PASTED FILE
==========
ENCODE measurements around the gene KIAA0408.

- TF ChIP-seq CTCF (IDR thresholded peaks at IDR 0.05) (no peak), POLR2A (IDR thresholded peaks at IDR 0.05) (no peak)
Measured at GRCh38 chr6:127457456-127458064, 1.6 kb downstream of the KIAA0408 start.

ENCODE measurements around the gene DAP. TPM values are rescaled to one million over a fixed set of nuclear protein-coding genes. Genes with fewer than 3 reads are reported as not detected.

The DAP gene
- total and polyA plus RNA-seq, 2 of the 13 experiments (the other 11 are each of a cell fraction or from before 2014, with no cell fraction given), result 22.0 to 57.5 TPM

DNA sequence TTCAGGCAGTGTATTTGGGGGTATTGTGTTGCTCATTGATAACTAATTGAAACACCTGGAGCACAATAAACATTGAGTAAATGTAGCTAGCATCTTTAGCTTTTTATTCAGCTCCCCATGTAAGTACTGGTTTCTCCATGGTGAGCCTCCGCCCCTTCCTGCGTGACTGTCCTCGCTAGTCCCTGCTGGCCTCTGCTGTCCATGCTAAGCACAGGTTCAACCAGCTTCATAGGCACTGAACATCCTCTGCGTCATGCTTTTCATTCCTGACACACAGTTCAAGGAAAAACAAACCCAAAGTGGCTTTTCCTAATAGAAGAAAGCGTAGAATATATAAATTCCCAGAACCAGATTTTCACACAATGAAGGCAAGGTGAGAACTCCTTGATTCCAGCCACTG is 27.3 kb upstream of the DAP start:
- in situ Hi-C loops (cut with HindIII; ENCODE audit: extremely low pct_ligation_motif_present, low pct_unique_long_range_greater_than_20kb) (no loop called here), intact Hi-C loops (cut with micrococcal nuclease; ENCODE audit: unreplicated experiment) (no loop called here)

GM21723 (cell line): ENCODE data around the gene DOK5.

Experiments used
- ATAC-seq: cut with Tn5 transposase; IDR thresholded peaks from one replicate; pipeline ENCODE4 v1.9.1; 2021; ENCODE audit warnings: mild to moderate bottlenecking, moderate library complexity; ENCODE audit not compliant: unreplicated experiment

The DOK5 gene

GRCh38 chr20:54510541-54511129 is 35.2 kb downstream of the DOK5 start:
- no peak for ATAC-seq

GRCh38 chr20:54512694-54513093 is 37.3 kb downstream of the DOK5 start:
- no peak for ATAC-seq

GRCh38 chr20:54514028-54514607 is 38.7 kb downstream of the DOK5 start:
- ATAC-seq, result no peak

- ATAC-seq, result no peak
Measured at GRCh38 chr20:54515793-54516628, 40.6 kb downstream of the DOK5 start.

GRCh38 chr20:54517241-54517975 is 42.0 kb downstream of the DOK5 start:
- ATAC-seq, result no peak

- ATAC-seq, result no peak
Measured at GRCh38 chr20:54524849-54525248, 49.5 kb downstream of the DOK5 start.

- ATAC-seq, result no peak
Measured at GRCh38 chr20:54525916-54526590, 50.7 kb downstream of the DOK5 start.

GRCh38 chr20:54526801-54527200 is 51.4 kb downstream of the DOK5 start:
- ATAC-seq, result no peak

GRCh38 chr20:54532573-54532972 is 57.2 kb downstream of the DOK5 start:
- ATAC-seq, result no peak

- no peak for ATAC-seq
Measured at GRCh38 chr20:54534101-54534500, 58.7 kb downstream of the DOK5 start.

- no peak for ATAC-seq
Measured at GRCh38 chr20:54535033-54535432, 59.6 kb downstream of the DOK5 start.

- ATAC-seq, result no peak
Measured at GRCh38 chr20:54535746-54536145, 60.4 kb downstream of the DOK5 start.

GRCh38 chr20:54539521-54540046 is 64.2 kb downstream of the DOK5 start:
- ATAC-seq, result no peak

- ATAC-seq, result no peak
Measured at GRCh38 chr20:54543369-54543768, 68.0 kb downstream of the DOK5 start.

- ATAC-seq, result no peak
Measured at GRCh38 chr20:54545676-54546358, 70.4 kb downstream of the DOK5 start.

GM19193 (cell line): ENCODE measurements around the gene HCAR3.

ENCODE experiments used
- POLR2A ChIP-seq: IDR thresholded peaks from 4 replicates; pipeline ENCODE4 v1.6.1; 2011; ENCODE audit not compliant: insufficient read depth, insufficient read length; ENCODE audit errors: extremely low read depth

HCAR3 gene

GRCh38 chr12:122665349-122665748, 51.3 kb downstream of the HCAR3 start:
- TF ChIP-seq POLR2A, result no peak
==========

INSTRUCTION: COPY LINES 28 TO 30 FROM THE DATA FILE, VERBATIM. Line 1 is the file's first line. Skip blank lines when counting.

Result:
- ATAC-seq, result no peak

GRCh38 chr20:54532573-54532972 is 57.2 kb downstream of the DOK5 start:
- ATAC-seq, result no peak